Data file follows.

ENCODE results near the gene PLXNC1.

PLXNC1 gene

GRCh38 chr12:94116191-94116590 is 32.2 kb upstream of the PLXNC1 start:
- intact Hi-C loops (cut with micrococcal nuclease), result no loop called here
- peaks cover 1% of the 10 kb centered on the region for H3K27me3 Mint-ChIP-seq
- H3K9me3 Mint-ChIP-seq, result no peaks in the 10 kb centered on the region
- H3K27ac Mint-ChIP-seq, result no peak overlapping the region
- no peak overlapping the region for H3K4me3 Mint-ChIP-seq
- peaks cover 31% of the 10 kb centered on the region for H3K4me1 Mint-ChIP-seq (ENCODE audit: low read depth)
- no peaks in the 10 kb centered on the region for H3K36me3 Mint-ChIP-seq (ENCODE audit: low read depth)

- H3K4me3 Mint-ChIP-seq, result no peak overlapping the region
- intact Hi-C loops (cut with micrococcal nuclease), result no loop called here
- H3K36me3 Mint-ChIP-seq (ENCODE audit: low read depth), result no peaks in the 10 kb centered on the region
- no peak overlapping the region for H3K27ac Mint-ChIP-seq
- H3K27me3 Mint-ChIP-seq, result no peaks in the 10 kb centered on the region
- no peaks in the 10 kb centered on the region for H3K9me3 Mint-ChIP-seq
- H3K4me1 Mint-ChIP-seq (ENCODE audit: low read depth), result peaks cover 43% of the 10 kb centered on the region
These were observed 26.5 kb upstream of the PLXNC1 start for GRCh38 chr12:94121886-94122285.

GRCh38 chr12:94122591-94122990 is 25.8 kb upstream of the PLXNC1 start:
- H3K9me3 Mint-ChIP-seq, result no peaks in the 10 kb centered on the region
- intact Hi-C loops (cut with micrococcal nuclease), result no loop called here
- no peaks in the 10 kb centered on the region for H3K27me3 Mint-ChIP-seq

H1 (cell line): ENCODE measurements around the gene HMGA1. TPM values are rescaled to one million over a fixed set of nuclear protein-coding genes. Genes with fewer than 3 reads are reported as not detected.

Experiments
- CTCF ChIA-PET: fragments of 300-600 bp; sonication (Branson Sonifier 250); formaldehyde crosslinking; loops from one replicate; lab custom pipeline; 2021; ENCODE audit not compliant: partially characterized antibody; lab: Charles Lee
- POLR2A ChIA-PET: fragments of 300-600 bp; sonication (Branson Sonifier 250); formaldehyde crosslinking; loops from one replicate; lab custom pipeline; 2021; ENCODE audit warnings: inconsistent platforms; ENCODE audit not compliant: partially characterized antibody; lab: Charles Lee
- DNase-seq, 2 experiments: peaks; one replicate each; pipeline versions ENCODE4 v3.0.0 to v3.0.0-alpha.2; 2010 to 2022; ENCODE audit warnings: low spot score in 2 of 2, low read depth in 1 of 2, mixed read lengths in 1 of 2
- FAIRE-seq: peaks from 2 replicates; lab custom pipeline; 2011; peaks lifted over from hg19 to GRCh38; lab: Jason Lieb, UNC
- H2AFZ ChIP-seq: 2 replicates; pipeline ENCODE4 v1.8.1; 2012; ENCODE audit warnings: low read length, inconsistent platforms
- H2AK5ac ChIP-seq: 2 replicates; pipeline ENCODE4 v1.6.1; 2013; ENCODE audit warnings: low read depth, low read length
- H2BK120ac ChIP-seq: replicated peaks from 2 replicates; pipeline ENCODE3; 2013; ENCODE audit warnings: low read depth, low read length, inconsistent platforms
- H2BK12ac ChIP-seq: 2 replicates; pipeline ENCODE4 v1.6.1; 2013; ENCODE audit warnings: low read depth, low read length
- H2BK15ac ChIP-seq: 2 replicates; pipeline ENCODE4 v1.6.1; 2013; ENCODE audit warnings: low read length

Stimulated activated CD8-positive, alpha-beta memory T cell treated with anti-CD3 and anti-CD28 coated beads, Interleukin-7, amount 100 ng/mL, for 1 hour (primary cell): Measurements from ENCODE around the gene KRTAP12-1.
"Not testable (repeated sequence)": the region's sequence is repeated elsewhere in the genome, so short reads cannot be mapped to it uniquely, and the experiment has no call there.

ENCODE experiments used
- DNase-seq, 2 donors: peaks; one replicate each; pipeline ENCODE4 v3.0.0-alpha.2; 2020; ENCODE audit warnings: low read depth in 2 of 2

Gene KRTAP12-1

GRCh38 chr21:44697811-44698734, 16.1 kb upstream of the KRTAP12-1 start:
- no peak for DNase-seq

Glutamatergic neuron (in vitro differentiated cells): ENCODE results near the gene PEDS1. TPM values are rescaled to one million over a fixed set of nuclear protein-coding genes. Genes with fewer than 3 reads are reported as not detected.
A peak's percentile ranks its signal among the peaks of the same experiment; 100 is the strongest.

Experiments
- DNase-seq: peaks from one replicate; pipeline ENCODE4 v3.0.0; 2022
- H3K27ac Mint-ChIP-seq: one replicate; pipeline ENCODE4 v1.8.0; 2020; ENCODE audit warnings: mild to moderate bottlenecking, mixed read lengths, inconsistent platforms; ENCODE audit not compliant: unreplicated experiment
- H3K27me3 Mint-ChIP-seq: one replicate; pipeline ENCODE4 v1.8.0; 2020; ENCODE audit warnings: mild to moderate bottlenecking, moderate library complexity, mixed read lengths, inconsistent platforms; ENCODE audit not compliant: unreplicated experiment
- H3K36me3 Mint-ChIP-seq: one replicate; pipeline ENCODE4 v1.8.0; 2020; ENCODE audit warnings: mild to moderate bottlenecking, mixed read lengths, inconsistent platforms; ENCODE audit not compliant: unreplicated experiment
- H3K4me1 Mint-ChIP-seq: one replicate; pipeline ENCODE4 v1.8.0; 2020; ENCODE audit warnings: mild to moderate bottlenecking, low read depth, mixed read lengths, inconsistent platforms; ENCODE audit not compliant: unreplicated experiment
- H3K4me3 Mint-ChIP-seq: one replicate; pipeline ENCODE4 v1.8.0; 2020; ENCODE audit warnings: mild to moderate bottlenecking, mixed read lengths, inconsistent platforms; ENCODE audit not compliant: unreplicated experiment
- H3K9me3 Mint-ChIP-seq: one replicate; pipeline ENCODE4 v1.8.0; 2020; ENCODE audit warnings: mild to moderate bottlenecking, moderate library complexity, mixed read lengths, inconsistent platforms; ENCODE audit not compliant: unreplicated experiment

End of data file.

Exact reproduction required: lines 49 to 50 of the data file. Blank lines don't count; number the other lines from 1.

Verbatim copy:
- H3K4me3 Mint-ChIP-seq: one replicate; pipeline ENCODE4 v1.8.0; 2020; ENCODE audit warnings: mild to moderate bottlenecking, mixed read lengths, inconsistent platforms; ENCODE audit not compliant: unreplicated experiment
- H3K9me3 Mint-ChIP-seq: one replicate; pipeline ENCODE4 v1.8.0; 2020; ENCODE audit warnings: mild to moderate bottlenecking, moderate library complexity, mixed read lengths, inconsistent platforms; ENCODE audit not compliant: unreplicated experiment